Victim Speaks of His Hurt at Church's Psychological Report
By Sarah Saunderson
The Impartial Reporter
May 2, 2013
A victim of clerical abuse in the Clogher diocese has revealed the settlement he received would not be enough "to buy a good second hand car".
Mr. Michael Connolly, abused by a priest in the early 1970s in Donagh, was speaking after the Diocese said it would not reveal the amount it has paid out in compensation to victims.
Bishop Liam MacDaid last week made public "The Review of Safeguarding Practice in the Diocese of Clogher", an audit by the National Board for Safeguarding Children in the Catholic Church (NBSCCCI). In it, case files from 1975 to 2012 were examined. It showed there were 23 allegations about clerical sex abuse made to police authorities.
The diocese is refusing to reveal the level of compensation made to victims of abuse here. Bishop MacDaid explained: "It has been our policy that it is the perogative of the victim to give any information on settlements that have been made".
Mr. Michael Connolly, a victim of Canon Peter Duffy, uncle to former Bishop of Clogher the Rt. Rev. Joseph Duffy, said: "As regards compensation, I am not going into how much. I will say this much: it would not buy me a good, second hand car."
The diocese sold off St. Patrick's Agricultural College in County Monaghan to fund legal settlements to clerical abuse victims.
Mr. Connolly said there were methods the church use to "mitigate against clerical abuse victims when going to compensation".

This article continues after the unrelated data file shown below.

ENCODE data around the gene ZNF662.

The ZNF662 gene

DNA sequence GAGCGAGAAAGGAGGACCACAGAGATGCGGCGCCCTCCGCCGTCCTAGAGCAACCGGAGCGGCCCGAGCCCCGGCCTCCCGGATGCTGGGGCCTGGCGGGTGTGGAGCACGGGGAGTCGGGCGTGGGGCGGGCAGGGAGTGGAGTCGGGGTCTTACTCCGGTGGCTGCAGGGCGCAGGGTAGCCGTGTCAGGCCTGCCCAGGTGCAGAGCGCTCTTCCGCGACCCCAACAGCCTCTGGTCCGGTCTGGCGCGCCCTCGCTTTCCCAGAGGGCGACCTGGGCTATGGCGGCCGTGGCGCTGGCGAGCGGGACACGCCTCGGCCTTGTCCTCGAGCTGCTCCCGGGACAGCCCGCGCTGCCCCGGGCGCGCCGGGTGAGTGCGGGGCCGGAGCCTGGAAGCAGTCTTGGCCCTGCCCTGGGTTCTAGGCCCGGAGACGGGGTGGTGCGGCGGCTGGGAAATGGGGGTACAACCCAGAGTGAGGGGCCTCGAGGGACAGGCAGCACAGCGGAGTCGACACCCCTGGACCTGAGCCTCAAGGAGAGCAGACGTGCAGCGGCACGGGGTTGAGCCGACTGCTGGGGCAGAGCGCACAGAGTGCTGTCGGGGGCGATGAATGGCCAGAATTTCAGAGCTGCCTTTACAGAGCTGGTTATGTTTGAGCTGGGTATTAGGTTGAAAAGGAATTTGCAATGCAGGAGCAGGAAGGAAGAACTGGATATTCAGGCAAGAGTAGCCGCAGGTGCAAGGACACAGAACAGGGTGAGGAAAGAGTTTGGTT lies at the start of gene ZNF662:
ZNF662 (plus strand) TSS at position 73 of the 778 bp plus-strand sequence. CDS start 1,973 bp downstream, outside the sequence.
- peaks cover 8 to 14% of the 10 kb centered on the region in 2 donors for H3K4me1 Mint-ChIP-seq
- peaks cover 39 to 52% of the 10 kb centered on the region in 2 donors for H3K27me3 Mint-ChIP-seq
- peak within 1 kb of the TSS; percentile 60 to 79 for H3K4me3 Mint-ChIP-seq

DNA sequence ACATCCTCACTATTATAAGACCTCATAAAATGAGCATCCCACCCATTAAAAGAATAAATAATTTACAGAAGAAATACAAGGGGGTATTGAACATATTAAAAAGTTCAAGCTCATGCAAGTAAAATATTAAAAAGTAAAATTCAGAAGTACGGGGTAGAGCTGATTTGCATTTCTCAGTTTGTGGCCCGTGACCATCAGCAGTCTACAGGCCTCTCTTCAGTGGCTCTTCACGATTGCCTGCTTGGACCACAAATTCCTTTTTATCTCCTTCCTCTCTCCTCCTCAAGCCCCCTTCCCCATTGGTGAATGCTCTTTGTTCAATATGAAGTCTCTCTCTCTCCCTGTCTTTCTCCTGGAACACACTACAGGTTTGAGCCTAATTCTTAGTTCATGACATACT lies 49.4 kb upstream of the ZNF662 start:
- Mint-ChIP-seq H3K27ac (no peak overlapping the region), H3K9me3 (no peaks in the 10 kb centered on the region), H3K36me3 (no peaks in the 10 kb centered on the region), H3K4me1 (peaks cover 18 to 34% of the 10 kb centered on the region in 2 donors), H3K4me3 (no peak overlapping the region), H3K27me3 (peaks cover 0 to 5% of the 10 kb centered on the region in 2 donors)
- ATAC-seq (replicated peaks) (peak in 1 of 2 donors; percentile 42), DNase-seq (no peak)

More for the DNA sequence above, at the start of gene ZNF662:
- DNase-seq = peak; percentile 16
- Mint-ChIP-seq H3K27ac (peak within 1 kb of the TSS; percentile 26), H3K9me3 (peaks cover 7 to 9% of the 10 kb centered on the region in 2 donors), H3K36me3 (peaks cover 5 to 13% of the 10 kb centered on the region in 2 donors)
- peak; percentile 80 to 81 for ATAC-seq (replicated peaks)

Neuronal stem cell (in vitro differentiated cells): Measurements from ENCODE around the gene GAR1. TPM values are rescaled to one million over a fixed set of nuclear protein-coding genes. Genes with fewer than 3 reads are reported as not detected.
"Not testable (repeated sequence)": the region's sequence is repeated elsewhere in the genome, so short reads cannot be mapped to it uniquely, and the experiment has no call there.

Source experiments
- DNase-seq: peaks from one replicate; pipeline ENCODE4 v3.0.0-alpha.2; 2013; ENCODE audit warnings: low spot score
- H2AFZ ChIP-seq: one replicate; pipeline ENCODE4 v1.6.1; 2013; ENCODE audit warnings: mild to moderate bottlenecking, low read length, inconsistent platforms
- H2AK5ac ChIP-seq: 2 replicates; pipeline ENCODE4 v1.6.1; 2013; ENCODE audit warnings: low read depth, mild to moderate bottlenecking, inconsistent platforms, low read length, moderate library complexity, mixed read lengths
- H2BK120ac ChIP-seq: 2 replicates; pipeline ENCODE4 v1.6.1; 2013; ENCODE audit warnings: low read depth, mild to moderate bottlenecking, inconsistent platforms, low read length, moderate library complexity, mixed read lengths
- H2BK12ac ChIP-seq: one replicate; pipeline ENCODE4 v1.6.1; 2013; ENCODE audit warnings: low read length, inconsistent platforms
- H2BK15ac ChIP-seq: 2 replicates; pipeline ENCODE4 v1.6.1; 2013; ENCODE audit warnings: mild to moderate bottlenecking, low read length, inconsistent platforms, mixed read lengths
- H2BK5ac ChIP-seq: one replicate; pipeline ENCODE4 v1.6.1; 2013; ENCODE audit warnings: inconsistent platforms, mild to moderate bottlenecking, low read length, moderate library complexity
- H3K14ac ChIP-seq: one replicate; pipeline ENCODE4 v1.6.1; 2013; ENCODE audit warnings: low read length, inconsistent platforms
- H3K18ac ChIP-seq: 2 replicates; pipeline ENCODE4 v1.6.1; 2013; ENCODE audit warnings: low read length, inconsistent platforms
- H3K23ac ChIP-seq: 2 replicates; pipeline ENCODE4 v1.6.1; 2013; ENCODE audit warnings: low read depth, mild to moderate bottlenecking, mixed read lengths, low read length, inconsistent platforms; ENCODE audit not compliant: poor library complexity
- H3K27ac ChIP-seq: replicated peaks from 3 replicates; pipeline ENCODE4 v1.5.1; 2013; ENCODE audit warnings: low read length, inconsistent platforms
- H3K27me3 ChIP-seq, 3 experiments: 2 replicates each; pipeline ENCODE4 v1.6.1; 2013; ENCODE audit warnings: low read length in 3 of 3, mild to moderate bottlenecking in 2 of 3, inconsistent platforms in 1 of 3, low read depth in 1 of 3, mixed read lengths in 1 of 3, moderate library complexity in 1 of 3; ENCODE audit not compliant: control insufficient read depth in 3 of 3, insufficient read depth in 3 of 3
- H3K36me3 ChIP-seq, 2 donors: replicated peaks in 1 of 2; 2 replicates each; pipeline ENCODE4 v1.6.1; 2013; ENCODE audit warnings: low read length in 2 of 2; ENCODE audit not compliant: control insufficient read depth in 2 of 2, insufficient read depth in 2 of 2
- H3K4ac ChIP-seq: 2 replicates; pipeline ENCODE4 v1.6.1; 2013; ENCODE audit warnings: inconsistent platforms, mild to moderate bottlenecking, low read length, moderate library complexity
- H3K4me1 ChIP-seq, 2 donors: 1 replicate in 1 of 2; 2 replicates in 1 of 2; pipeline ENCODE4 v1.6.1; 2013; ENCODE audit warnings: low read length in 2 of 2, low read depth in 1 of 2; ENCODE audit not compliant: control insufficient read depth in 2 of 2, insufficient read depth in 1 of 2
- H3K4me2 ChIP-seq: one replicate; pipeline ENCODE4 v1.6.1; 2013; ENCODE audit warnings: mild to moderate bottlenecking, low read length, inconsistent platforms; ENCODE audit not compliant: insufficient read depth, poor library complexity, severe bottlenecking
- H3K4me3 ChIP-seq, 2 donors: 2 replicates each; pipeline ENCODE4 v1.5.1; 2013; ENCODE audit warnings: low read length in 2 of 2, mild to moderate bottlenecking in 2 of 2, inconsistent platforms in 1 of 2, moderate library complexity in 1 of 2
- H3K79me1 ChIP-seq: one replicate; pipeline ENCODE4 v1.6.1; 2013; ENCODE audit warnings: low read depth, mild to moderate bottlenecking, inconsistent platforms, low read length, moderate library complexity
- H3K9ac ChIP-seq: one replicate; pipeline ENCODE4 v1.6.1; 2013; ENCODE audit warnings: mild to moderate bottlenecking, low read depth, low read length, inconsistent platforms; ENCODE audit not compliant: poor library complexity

"In my own psychological report, the psychologist stated that I was getting paid for the service I was giving to the priest. That is why I was going back to be abused." Mr. Connolly categorically rejects this assertion. "I was an 11 year old child at the time and had no understanding of what was going on in my life.
"The abuse goes on. Can you believe they hired a professor to come over from London to speak to me? This must have cost a lot of money. What I received will not see me through college," he said. Mr. Connolly is currently studying for a Law degree in Donegal.
Responding to the allegations about his uncle, Former Clogher Bishop, the Rt. Rev. Joseph Duffy said: "In September 2008 I received a letter from a man stating that he had been sexually abused as a boy, in the early 1970s, by Father Peter Duffy who died in 1994. My initial reaction to this letter was one of deep shock as this was the first time that I was made aware of abuse by Father Duffy. The survivor's story was heart-breaking and profoundly moving. It described a stolen childhood and the painful legacy of abuse which he lives daily.